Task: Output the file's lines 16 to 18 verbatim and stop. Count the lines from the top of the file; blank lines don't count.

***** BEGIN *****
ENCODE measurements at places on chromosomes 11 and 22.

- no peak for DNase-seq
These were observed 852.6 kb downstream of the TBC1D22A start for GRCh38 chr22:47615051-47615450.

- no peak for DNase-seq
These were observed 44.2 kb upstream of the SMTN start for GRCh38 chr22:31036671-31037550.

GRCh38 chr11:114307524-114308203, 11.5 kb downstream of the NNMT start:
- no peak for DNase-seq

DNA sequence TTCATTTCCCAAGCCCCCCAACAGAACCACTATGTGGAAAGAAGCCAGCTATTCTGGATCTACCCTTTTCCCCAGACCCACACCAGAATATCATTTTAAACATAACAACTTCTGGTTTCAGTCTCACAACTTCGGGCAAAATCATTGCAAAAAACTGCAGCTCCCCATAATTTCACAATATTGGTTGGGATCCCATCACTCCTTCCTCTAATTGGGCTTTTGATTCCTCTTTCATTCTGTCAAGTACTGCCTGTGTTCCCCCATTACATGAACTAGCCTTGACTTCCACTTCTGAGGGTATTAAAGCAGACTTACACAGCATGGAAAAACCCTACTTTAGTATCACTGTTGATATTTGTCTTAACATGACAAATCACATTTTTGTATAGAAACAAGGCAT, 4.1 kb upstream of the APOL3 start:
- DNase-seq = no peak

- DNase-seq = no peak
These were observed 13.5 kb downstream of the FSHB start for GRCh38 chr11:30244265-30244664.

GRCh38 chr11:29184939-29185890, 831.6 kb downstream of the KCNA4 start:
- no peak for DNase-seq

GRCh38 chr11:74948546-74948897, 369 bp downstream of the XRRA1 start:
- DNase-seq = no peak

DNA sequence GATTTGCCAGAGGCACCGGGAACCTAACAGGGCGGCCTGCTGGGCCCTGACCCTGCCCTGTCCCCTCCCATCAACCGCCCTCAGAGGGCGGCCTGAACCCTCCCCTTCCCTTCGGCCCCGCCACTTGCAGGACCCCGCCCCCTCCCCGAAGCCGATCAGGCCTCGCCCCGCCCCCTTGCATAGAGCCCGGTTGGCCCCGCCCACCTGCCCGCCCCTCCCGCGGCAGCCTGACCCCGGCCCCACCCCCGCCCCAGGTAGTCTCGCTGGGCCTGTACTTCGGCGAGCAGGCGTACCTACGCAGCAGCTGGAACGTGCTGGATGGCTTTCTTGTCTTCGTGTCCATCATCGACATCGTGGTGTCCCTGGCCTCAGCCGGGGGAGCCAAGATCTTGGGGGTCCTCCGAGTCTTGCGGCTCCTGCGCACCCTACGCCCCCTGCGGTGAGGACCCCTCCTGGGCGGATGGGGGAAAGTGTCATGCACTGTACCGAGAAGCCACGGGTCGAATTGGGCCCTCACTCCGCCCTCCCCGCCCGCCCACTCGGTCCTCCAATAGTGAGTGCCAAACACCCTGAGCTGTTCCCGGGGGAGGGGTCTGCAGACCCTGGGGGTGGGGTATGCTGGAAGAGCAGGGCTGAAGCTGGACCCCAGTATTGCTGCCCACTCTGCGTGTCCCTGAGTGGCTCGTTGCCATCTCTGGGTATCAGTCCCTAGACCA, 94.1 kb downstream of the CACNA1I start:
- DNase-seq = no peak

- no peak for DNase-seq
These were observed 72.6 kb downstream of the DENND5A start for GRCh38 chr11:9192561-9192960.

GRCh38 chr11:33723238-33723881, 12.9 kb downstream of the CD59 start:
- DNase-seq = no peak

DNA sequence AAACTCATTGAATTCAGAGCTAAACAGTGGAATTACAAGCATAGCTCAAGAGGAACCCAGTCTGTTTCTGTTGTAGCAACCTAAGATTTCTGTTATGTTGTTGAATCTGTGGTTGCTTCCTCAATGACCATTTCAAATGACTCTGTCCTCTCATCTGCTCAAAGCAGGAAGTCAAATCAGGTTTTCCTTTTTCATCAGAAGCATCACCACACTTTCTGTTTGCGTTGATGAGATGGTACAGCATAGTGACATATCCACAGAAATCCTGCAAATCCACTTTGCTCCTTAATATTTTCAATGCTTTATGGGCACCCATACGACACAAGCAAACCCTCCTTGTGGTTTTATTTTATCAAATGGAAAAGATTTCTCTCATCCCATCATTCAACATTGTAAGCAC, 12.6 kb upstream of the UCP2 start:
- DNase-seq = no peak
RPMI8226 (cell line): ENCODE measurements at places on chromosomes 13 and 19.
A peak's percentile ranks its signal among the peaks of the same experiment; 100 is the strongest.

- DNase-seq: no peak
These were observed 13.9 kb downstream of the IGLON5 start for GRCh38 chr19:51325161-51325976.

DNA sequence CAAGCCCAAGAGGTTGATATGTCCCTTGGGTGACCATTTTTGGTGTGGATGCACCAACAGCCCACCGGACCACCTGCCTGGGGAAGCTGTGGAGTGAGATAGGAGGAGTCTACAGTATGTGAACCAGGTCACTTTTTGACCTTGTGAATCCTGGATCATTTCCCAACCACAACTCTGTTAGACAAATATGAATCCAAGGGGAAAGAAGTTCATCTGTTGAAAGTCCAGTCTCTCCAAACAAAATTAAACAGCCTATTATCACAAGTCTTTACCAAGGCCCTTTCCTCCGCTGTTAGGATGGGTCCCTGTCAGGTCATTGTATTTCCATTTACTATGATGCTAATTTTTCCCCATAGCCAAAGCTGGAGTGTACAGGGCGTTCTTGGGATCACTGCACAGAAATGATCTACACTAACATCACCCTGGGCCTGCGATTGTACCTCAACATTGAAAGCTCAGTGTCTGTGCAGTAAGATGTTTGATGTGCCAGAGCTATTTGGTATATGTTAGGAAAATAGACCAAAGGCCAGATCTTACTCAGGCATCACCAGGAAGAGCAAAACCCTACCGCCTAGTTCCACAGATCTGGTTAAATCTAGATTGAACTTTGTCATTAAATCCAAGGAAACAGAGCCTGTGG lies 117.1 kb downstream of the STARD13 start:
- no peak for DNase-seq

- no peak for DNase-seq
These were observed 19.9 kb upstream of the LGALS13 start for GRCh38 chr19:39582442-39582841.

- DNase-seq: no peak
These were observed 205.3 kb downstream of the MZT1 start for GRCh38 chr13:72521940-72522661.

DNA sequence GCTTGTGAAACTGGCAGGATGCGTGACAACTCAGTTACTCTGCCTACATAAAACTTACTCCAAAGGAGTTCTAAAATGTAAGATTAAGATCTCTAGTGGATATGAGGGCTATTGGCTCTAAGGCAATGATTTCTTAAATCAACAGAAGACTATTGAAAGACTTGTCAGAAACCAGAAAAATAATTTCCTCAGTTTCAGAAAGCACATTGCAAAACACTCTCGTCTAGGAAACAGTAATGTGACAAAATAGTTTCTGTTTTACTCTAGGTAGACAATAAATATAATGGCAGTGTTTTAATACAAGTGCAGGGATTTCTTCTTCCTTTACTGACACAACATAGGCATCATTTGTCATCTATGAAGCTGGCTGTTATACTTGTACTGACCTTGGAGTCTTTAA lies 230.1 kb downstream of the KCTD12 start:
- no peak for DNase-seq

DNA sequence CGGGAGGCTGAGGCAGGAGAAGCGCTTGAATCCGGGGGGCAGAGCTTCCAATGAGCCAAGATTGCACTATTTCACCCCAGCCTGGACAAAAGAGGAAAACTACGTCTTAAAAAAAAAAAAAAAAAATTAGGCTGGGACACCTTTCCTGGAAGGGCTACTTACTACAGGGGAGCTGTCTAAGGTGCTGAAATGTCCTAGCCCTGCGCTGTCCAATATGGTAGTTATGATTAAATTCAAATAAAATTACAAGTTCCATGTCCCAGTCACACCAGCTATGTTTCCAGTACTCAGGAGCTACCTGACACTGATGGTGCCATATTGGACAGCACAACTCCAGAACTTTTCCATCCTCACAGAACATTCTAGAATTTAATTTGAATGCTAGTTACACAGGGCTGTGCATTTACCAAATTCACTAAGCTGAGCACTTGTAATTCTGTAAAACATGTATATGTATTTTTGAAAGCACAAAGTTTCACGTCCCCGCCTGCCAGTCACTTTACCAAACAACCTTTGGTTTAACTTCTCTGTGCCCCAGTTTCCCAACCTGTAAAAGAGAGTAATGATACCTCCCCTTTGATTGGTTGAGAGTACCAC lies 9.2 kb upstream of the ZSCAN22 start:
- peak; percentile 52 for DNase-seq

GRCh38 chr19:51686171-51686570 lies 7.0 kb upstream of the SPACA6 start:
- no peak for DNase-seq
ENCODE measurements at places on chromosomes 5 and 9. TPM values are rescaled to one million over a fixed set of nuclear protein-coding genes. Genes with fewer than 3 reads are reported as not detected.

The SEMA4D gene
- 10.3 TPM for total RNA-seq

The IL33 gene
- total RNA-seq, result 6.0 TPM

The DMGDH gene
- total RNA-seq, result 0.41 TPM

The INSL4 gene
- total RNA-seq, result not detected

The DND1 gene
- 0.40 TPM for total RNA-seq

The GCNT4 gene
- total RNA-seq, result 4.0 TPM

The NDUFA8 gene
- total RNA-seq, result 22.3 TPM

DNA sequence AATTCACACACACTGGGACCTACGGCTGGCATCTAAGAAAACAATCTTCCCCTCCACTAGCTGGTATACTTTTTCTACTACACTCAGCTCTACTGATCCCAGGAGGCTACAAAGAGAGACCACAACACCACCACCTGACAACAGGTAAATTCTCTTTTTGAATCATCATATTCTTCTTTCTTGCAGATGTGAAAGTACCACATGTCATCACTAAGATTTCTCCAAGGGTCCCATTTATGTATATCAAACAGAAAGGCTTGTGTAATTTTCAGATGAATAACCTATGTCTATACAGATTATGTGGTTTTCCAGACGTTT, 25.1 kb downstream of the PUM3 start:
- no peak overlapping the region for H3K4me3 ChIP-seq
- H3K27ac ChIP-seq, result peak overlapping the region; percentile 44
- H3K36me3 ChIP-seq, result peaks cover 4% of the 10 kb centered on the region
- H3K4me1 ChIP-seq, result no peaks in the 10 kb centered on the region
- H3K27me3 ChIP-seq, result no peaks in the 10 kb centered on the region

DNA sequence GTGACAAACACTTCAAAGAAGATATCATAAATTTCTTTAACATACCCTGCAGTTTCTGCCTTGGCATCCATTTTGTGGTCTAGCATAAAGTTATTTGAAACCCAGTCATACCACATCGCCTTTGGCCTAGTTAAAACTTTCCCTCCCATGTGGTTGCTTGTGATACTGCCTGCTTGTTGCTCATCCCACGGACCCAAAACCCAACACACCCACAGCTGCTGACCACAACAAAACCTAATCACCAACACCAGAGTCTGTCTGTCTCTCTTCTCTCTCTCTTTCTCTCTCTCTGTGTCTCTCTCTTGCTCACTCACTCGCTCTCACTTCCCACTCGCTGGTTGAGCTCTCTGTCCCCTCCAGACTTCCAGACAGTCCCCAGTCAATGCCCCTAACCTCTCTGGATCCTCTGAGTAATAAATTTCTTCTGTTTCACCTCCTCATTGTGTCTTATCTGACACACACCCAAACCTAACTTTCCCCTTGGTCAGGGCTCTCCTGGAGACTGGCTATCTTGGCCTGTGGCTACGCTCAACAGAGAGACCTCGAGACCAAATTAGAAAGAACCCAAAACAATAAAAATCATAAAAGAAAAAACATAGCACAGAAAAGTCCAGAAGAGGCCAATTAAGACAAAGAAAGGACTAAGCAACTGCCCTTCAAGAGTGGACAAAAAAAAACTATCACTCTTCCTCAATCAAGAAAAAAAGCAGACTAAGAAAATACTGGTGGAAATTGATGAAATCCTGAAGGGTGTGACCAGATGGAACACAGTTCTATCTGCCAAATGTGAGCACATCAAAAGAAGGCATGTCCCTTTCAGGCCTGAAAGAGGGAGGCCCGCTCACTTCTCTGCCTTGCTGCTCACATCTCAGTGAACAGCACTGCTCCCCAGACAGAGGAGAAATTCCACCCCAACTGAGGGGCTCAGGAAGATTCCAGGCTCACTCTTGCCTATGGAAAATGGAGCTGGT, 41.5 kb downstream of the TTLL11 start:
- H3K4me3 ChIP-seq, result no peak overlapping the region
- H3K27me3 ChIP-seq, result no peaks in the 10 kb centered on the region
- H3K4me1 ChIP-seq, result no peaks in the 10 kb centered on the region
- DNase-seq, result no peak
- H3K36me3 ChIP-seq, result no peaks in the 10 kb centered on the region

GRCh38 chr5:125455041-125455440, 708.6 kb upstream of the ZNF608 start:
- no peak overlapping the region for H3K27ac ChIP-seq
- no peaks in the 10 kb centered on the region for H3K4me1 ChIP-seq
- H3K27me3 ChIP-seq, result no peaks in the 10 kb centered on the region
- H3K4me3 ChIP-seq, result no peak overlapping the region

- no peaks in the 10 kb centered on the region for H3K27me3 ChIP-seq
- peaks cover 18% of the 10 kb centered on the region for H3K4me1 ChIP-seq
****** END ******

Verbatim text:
DNA sequence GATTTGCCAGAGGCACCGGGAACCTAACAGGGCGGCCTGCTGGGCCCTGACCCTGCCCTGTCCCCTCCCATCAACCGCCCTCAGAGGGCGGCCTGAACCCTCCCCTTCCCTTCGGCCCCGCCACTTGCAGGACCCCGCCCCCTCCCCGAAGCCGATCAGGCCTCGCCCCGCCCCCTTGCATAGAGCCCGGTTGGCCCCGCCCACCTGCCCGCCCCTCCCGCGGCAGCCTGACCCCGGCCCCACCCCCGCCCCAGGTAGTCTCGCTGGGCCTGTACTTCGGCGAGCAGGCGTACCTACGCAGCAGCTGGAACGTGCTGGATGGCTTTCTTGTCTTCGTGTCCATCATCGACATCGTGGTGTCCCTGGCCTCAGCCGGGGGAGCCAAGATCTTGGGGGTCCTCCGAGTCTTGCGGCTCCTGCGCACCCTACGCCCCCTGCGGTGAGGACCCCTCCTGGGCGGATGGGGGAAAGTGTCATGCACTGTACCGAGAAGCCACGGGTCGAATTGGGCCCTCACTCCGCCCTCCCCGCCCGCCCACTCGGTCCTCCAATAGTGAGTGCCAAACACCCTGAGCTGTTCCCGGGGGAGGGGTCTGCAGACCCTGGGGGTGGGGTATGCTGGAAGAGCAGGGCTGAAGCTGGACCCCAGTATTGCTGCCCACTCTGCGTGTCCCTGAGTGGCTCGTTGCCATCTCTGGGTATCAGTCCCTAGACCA, 94.1 kb downstream of the CACNA1I start:
- DNase-seq = no peak

- no peak for DNase-seq